July 15, 2013

Tip of the Week

Adjusting to Weird Serves and Shots.


On Friday we finished week four of our ten weeks of summer camps, all Mon-Fri. In the morning I gave lectures and demos on pushing - fast & quick; heavy backspin; sidespin; and short pushes). As usual, Friday was "player's choice," where the players chose what they wanted to work on in the morning multiball sessions. The beginners mostly worked on basics; the more advanced ones worked mostly on looping or serving.

I introduced the "Loop and Smash" drill to several players. It's very simple: I feed multiball, usually a backspin ball to the middle, then a topspin ball to the wide forehand. The player has to loop the first, and then either loop or smash the second. If they make both shots, they win the point. If they miss either, I win the point. (If they miss the first shot, the second one is practice.) Game is usually to 11. One kid (Victor) struggled with this, losing several times to his dismay. He came to the junior session on Sunday (yesterday), and we did it again. He lost the first two times. The second time I was leading 7-1, and he came back to tie it 10-all - only to lose 11-10. (We have sudden death rather than win by two.) We played one more time - and lo and behold, he made 22 straight shots to "beat" me, 11-0!!! That was a nice breakthrough.

During one session I demonstrated my "no look" multiball skills. When feeding multiball it's important to be able to watch the player you are feeding balls to, but most coaches look down as they are feeding the ball to make sure they do a good feed, as I usually do. But I don't really need to; I demonstrated doing it while looking backwards and chatting with players doing ball pickup.

During a break many of the kids were playing video games on small hand-held devices. I pointed out that "Video games are better than table tennis. All the kids hunch over video games, bringing them together. Table tennis pulls them apart, at least nine feet."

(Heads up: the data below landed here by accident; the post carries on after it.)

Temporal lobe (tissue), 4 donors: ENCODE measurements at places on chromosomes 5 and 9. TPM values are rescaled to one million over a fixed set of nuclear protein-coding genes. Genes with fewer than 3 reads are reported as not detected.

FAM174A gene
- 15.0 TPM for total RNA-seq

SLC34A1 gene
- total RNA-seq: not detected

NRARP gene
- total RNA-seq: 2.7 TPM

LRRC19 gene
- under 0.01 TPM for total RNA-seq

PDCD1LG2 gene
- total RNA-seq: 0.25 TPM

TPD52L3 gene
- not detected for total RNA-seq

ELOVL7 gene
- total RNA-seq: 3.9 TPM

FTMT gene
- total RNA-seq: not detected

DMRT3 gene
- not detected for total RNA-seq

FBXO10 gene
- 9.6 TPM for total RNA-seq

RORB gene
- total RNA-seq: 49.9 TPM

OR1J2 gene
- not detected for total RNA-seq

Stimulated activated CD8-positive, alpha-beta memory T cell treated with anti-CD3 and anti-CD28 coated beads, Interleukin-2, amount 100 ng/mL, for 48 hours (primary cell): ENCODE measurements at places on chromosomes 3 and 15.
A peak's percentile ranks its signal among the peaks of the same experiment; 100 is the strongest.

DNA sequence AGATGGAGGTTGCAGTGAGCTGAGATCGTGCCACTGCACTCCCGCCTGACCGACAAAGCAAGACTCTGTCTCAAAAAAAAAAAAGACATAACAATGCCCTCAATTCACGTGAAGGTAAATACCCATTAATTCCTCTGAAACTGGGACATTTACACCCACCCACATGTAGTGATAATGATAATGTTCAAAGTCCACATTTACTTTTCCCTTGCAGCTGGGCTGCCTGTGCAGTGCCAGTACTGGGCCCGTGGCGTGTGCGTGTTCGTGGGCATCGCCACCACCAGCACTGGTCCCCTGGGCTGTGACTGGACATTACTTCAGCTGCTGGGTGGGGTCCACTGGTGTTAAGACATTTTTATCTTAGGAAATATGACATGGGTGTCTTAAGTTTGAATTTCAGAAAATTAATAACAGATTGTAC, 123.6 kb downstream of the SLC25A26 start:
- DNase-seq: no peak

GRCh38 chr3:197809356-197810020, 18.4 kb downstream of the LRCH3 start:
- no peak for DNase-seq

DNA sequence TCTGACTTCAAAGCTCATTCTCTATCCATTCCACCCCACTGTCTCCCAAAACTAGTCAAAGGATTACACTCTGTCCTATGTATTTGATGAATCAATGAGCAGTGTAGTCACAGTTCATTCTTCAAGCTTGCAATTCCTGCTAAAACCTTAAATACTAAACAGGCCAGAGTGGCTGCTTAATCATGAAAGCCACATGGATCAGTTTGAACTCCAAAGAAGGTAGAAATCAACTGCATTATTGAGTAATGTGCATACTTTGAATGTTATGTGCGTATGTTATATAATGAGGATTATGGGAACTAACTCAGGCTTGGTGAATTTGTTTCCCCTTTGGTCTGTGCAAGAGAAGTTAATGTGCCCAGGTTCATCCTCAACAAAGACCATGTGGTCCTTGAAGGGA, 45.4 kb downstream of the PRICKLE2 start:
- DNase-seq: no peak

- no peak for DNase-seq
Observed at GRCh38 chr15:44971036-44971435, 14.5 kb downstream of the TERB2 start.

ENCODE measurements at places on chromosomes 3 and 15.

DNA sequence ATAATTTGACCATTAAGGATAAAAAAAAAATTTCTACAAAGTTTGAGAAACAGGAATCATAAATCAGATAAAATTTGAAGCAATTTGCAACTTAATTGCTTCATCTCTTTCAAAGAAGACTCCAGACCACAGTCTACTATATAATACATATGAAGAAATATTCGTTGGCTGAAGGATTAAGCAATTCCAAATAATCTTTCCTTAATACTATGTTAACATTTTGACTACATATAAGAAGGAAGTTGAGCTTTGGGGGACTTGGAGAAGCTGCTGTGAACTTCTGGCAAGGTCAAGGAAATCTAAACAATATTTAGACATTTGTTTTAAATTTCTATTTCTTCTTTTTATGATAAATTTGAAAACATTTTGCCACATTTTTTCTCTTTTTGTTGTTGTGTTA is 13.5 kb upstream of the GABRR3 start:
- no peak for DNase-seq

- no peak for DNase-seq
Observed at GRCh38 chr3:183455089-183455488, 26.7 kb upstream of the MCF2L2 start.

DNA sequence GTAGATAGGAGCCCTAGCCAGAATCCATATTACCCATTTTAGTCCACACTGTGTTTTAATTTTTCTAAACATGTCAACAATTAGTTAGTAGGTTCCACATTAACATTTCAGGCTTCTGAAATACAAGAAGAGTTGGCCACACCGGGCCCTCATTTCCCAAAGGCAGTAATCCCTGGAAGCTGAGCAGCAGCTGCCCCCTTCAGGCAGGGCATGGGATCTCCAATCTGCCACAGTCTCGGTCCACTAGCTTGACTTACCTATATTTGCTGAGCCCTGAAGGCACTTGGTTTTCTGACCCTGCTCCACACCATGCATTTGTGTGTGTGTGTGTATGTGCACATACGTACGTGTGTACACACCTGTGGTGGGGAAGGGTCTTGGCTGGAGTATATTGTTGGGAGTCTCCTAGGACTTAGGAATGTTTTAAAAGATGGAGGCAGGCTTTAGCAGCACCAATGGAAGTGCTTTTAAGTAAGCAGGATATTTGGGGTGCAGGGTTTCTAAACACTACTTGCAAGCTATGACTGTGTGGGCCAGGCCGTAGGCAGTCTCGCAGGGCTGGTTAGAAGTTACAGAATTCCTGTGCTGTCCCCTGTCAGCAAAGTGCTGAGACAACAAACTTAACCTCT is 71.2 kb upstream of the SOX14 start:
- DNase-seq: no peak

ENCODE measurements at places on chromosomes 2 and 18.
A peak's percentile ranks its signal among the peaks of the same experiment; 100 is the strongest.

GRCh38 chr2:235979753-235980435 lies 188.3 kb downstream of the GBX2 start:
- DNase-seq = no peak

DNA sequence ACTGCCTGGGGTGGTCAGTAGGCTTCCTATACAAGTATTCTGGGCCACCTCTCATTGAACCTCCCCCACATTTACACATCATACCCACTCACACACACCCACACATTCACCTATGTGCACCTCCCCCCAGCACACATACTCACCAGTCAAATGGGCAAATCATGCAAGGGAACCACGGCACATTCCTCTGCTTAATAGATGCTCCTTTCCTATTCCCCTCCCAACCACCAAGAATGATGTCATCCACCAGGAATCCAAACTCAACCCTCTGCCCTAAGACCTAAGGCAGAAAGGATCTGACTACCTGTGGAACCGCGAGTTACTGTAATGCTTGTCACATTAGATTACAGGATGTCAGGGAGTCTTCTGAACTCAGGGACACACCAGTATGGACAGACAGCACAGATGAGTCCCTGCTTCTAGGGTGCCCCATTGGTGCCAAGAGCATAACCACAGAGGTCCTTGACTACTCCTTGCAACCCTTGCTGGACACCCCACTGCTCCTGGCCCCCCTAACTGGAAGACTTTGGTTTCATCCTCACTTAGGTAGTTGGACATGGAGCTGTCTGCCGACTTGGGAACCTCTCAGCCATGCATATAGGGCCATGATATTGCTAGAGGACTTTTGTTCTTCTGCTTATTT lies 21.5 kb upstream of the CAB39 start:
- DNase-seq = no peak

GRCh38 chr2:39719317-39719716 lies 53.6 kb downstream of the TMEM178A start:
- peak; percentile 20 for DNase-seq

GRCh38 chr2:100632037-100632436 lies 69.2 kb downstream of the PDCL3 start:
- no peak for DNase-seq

With so many players in the camp (both last week and this upcoming week, starting today, week #5), the turnout for the weekend junior program I run was rather small, so I got to do a lot of one-on-one work with several of the players.

Orioles and Table Tennis

Here are excerpts from the Saturday, July 13 issue of The Washington Post on baseball team Baltimore Orioles - here are the first three and the last paragraph of the article:

The noise is a mainstay of the Baltimore Orioles' Camden Yards clubhouse: the constant "pop" of a ping-pong ball bouncing off a table, a paddle and (sometimes) the table again, punctuated by roars of joy or eruptions of frustration from participants or onlookers.

The Orioles play table tennis pregame and postgame after both wins and losses, a display of Baltimore's rare chemistry and the casual certainty each player has in the efforts of his teammates.

In that tight-knit clubhouse where long-term confidence outweighs daily doubts, no one seems too concerned about the struggles of an Orioles starting rotation that has at times been more consistent on the ping-pong table than the mound, a departure from the late-season dominance that carried Baltimore to the American League Division Series in 2012.

"As a collective group — you can ask any of us — we definitely underachieved," Hammel said over ball bounces and shouts of a heated set between Manny Machado and Troy Patton on the ping-pong table a few yards away.

Todd Sweeris into Grand Rapids Sports Hall of Fame

Here's an article on Todd's induction. Todd, who is from Grand Rapids, Michigan, moved to Maryland right after graduating high school circa 1994, and (as noted in the article) thereupon made the 1996 and 2000 U.S. Olympic Teams while winning Men's Doubles at the USA Nationals in 1996, 1999, and 2000. (Not mentioned in article: he also made the final of Men's Singles at the 1998 USA Nationals, and before that he been USA National Collegiate Men's Singles, Doubles, and Team Champion. I was on his team - as a graduate student - twice when we won the national college team championships.)

Wisconsin Family's Table Tennis Trip to China

Here's the article.


Here's a visual table tennis video (1:12), full of special effects.

Table Tennis as it Should Be Played

Here's a vintage image of how the game should be played, with a classic backhand player on the near side versus a classic all-out forehand player on the far side, both using the same surface on both sides of their racket as they play in front of a local crowd. (If you can't see the Facebook image, try this.)

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